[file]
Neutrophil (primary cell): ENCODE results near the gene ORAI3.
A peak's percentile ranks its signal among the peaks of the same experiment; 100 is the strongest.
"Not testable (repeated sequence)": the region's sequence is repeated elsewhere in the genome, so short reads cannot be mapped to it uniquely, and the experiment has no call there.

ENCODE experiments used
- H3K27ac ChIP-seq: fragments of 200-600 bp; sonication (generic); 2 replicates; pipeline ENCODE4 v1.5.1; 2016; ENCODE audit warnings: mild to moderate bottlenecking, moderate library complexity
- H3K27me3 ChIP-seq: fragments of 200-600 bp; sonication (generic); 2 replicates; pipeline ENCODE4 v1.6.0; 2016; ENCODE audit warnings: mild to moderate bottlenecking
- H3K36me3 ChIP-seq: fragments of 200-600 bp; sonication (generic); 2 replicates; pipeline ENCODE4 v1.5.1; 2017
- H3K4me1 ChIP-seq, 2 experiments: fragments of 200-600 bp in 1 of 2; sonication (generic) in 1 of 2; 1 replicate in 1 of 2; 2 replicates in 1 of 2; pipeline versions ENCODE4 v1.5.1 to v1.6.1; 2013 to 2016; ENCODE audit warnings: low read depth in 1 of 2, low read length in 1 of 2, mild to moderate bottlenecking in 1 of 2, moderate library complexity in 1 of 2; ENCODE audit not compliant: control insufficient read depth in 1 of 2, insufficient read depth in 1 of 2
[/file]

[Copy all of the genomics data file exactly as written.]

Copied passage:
Neutrophil (primary cell): ENCODE results near the gene ORAI3.
A peak's percentile ranks its signal among the peaks of the same experiment; 100 is the strongest.
"Not testable (repeated sequence)": the region's sequence is repeated elsewhere in the genome, so short reads cannot be mapped to it uniquely, and the experiment has no call there.

ENCODE experiments used
- H3K27ac ChIP-seq: fragments of 200-600 bp; sonication (generic); 2 replicates; pipeline ENCODE4 v1.5.1; 2016; ENCODE audit warnings: mild to moderate bottlenecking, moderate library complexity
- H3K27me3 ChIP-seq: fragments of 200-600 bp; sonication (generic); 2 replicates; pipeline ENCODE4 v1.6.0; 2016; ENCODE audit warnings: mild to moderate bottlenecking
- H3K36me3 ChIP-seq: fragments of 200-600 bp; sonication (generic); 2 replicates; pipeline ENCODE4 v1.5.1; 2017
- H3K4me1 ChIP-seq, 2 experiments: fragments of 200-600 bp in 1 of 2; sonication (generic) in 1 of 2; 1 replicate in 1 of 2; 2 replicates in 1 of 2; pipeline versions ENCODE4 v1.5.1 to v1.6.1; 2013 to 2016; ENCODE audit warnings: low read depth in 1 of 2, low read length in 1 of 2, mild to moderate bottlenecking in 1 of 2, moderate library complexity in 1 of 2; ENCODE audit not compliant: control insufficient read depth in 1 of 2, insufficient read depth in 1 of 2